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Brexit: Software has no borders

As the founder and CEO of Buyapowa, Europe’s leading referral marketing platform, I have of course been keenly following the debate concerning a possible Brexit after the referendum on 23rd June. We are based in Farringdon in London and, while we already have clients across the EU, we are also actively looking to increase our client base in Germany, France, Sweden, Norway, Italy and Spain in particular. So perhaps it is a little ironic that a UK based marketing software company is looking to expand across Europe when the UK is now debating disengagement from the EU.

However, in some respects I am not so worried about a Brexit simply because software knows no borders. We are all used to buying best in class software created outside the EU, whether that is from North America, Switzerland, Russia or Israel and much of the software we use day-to-day is already hosted on the cloud often outside of the EU. In fact, with the cloud few people could tell you exactly where their software is hosted. So I don’t think the fact that the UK was outside of the EU would affect our ability to sell our referral marketing platform to European clients, particularly as the nearest competing enterprise level solutions we have are based in North America.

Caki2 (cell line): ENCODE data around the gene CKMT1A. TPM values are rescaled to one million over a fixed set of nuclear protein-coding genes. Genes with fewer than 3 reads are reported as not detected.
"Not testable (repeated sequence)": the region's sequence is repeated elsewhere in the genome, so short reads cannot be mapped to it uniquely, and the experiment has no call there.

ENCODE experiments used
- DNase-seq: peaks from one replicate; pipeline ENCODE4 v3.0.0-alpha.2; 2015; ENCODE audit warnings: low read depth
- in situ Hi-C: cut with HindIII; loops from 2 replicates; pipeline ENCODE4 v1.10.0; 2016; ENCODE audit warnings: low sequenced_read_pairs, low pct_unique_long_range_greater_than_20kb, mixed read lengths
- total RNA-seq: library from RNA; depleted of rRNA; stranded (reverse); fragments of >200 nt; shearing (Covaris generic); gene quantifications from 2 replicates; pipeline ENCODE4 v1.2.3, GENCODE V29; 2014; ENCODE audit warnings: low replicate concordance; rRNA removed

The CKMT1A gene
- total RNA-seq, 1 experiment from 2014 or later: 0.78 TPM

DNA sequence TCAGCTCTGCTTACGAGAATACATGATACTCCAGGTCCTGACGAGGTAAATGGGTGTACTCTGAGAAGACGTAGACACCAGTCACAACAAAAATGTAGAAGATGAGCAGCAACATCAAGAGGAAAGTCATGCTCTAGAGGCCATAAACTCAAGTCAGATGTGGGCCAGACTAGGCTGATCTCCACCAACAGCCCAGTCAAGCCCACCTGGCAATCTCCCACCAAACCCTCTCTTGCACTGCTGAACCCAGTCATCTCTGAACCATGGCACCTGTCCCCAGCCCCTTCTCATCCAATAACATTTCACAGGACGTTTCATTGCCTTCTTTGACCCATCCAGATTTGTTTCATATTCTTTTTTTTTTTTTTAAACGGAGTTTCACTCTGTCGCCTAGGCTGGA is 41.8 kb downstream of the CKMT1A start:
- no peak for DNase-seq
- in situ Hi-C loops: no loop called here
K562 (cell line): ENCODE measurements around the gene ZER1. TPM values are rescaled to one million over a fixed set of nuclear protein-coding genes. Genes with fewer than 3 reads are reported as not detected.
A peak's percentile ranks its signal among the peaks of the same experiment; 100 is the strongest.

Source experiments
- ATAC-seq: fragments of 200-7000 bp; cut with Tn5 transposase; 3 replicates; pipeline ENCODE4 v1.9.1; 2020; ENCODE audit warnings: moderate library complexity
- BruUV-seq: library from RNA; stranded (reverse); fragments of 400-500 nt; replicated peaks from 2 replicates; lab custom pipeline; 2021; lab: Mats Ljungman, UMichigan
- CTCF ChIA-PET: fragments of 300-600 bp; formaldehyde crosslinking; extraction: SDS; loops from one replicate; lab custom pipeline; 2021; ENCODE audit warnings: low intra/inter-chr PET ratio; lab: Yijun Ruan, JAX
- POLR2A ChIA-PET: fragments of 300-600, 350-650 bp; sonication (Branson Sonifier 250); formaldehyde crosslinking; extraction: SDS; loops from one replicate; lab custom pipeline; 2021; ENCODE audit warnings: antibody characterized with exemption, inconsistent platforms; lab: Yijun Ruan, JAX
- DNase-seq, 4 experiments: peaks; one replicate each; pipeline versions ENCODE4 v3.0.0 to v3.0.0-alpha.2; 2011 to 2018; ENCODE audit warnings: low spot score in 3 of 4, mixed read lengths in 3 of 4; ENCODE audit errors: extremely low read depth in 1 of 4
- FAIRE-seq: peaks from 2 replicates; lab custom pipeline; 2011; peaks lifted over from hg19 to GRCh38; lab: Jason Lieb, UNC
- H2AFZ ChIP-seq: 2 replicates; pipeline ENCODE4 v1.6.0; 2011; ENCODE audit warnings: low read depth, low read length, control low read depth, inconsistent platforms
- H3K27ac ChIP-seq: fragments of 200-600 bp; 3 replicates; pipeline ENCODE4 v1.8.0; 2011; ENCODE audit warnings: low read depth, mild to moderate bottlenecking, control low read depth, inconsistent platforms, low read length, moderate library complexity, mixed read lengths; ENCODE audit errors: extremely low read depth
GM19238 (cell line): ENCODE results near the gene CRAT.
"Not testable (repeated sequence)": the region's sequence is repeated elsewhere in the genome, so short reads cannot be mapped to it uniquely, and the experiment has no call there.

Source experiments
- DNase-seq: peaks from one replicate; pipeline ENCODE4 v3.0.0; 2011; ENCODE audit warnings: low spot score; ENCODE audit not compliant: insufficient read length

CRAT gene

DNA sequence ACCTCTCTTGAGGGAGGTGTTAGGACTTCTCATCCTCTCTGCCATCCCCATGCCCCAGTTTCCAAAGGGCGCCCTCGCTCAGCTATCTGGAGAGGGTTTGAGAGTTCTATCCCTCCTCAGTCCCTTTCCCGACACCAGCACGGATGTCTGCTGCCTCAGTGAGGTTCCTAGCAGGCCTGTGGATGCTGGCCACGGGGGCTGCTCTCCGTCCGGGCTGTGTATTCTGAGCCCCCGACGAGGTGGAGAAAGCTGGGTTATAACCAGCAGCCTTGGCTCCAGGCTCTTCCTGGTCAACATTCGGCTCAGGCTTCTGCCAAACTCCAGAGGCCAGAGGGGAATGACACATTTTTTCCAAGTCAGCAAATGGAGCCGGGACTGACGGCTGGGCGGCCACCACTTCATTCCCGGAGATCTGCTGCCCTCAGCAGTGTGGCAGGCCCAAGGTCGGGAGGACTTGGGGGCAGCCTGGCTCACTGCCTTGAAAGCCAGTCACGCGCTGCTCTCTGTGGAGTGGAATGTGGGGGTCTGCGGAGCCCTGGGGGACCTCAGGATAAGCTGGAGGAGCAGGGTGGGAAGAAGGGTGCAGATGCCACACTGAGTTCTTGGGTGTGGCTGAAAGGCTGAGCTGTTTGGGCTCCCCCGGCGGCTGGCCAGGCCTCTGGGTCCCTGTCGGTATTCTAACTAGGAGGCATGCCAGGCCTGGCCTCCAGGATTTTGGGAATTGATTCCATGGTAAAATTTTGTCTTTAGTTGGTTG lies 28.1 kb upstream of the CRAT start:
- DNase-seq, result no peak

However, while I don’t have a crystal ball and cannot tell you exactly what a Brexit would look like, if the freedom of movement for top talent was to be affected then that could concern a UK based technology business like Buyapowa. Firstly, as we build all our software in-house, and while we are lucky to have a first class tech team, we know that it is very hard to attract and keep top tech talent. If a Brexit made it harder for UK companies to get top quality coders from, say, Italy or Greece, then that could adversely affect London’s position as a leading tech hub. Another concern I would mention, is that for a fast growing tech business like Buyapowa, we typically start the process of building up our business in another country first from our London HQ and would not open an office in the new country until we have a sufficient number of local clients for that to make economic sense. Of course that requires that we can hire top quality native speakers for business development and client support roles in London. Again, if a Brexit meant we could not do that as easily, we might need to incur more costs earlier in our international expansion.

On a final note, one of the advantages of being based in London is access to a large network of investors who are willing to invest in innovative tech start-ups. While it is possible that the uncertainty around a Brexit could delay some investment decisions, you only need to look at the success of Israel as a leading destination of venture capital to see that the money will follow the talent.

Gideon Lask, Founder & CEO, Buyapowa

Image Credit: Flickr/Sébastien Bertrand